Marine Products Corporation (NYSE:MPX) Q2 2022 Earnings Conference Call July 27, 2022 8:00 AM ET
Ben Palmer - President and CEO
Mike Schmit - CFO
Jim Landers - VP of Corporate Services
Conference Call Participants
Fred Wightman - Wolfe Research
[Call Started Abruptly] Ben Palmer, President and CEO; and Mike Schmit, Chief Financial Officer. Also hosting is Jim Landers, Vice President of Corporate Services. [Operator Instructions]
I would like to advise everyone that this conference call is being recorded. Jim will get us started by reading the forward-looking disclaimer.
Thank you, and good morning. Before we get started today, I'd like to remind everyone that some of the statements that we will make on this call may be forward-looking in nature and reflect a number of known and unknown risks. I'd like to refer you to our press release issued today, our 2021 10-K and other SEC filings that outline those risks, all of which are available on our website at marineproductscorp.com.
Also in today's earnings release and conference call, we refer to EBITDA, which is a non-GAAP measure of operating performance. We use this non-GAAP measure because it allows us to compare performance consistently over various periods without regard to changes in our capital structure.
Our press release issued today and our website contain a reconciliation of this non-GAAP financial measure to net income, which is the nearest GAAP financial measure. Please review this disclosure if you're interested in seeing how it's calculated. If you've not received our press release, please visit our website, again at marineproductscorp.com for a copy. We'll make a few comments about this quarter, and then we'll be available for your questions.
I will turn the call over to our new President and CEO, Ben Palmer.
Jim, thanks, and thank you all for joining our call this morning.
As Jim mentioned, I'm pleased to take on the new role as President and CEO of Marine Products Corporation. During the second quarter, Rick Hubbell was named Executive Chairman of the Board of Directors and will remain active with the company. We also welcome Mike Schmit, our new CFO, to our corporate management team. Together, we will work with our outstanding operational team at Chaparral and Robalo and continue the tradition of managing Marine Products Corporation in a conservative shareholder-friendly manner.
Let me begin with just a few highlights regarding our second quarter 2022 earnings press release that was issued this morning. Marine Products Corporation's sales unit volume increased by 15% during the second quarter of 2022 compared to the prior year. We operated throughout the second quarter, in contrast to the second quarter of 2021 when our manufacturing facility was briefly shut down because of raw material shortages. Some of our supply chain issues have recently improved, but our production and timing of boat shipments continues to be impacted by sporadic and unpredictable shortages of critical components.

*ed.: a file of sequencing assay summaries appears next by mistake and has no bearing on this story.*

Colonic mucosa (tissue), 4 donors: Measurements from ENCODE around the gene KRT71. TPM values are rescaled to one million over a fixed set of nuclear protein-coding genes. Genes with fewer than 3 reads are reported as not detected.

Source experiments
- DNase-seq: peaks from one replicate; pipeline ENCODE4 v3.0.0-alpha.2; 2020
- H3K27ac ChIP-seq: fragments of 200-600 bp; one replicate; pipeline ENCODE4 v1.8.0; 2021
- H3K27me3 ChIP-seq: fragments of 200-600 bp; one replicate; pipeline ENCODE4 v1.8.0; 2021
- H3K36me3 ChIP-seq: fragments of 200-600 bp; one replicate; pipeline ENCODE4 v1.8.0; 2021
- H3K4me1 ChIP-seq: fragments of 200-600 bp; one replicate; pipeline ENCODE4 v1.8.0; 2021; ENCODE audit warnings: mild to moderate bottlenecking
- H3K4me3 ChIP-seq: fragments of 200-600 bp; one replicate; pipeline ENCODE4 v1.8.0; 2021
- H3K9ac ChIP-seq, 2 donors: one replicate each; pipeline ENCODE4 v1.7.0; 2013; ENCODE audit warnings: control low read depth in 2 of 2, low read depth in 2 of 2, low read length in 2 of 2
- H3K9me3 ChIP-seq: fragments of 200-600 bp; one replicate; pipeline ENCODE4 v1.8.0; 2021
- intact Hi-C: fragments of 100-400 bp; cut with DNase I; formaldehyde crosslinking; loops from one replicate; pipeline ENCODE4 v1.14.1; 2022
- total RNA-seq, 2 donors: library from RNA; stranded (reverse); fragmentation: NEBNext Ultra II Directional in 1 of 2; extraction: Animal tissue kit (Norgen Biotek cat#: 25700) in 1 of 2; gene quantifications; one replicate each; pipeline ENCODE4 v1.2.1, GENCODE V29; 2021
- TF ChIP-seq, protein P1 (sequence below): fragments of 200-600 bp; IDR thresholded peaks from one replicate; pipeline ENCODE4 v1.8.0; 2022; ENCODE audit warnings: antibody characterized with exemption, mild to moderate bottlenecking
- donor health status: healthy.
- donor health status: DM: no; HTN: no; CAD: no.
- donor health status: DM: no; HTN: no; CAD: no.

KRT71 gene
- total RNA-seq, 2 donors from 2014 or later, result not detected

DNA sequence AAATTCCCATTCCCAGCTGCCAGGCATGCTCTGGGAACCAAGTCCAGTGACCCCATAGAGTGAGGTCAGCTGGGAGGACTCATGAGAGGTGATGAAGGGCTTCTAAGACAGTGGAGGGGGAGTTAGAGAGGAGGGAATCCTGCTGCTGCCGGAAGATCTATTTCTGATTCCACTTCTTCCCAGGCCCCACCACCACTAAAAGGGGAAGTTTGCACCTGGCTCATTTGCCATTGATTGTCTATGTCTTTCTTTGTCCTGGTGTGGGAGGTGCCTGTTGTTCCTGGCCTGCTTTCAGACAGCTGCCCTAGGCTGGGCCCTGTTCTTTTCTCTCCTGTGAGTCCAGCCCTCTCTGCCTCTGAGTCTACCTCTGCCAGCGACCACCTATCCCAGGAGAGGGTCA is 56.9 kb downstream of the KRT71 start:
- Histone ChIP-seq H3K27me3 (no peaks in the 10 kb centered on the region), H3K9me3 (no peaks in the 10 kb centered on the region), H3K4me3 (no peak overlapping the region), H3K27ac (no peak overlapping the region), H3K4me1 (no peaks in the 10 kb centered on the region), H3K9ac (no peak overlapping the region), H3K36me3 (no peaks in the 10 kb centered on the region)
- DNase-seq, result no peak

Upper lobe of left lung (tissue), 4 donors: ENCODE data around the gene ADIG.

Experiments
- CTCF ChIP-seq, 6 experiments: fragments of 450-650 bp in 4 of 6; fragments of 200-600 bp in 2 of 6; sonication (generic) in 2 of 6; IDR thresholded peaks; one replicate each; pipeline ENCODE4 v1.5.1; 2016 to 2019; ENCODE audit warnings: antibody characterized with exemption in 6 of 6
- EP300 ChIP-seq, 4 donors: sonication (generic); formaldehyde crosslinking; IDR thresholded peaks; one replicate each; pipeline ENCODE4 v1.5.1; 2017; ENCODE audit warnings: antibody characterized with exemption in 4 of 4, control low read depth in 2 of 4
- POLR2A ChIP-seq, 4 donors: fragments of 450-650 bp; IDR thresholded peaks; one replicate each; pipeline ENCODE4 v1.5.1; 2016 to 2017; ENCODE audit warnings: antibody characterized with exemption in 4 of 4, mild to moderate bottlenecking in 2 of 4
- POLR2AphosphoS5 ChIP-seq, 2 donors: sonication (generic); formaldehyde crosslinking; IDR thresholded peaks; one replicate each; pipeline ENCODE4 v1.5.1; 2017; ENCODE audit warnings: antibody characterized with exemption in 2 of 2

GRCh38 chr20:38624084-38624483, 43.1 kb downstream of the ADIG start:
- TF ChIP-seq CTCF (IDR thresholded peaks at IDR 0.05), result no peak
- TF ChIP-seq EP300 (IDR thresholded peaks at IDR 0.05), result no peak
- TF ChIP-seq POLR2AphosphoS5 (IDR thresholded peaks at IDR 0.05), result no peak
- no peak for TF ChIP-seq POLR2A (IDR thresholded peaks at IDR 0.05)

Average selling prices increased by 22% due to price increases implemented to cover higher materials and components costs as well as model mix that has migrated towards larger boats in response to changes in demand.
Backlog of actual orders plus order indications from dealers remain at historic highs and dealer inventories remain extremely low. The updated market share statistics for the 12 months ended March 31, 2022, indicate that the combination of Robalo and Chaparral outboards in the 18 to 36-foot category had a market share of 6.1%.
With the Robalo brand holding the third highest market share in this category, Chaparral held a market share of 19.7% in the 21 to 34-foot sterndrive category, which was the second highest in this category. We also announced this morning that our Board of Directors declared a regular quarterly cash dividend of $0.12 per share.
And with that overview, I'd like to introduce our new CFO, Mike Schmit.
I'm very pleased to be part of Marine Products Corporation and excited for the opportunity to contribute to the company's success. Let's start with an overview of the company's second quarter 2022 financial results.
Net sales for the second quarter of 2022 were $95.8 million, a 42% increase compared to the second quarter of last year. As Ben mentioned, average selling prices increased by 22% due to model price increases in response to supplier cost increases and a shift in model mix. Also our unit sales increased by 15%. The parts and accessories sales were also higher in the second quarter of 2022 compared to the second quarter of last year.
Gross profit for the second quarter was $23 million, a 57% increase compared to the second quarter of 2021. Gross margin during the quarter increased to 24% compared to 22% in the second quarter of last year. Gross margin as a percentage of net sales improved primarily due to model mix comprised of larger boats.
Selling and general administrative expenses were $9.9 million or 10% of net sales in the second quarter of 2022, an increase of 36% compared to $7.2 million or 11% of net sales in the second quarter of last year. These expenses increased due to costs that vary with sales and profitability, such as incentive compensation, sales commissions and warranty expenses.
EBITDA in the second quarter of 2022 was $13.6 million, an increase of $5.8 million or 74% compared to the second quarter of 2021. For the quarter ended June 30, 2022, we reported net income of $10 million, a 72% increase compared to $5.8 million in the second quarter of 2021. Diluted earnings per share were $0.29 compared to $0.17 diluted earnings per share in the second quarter of last year.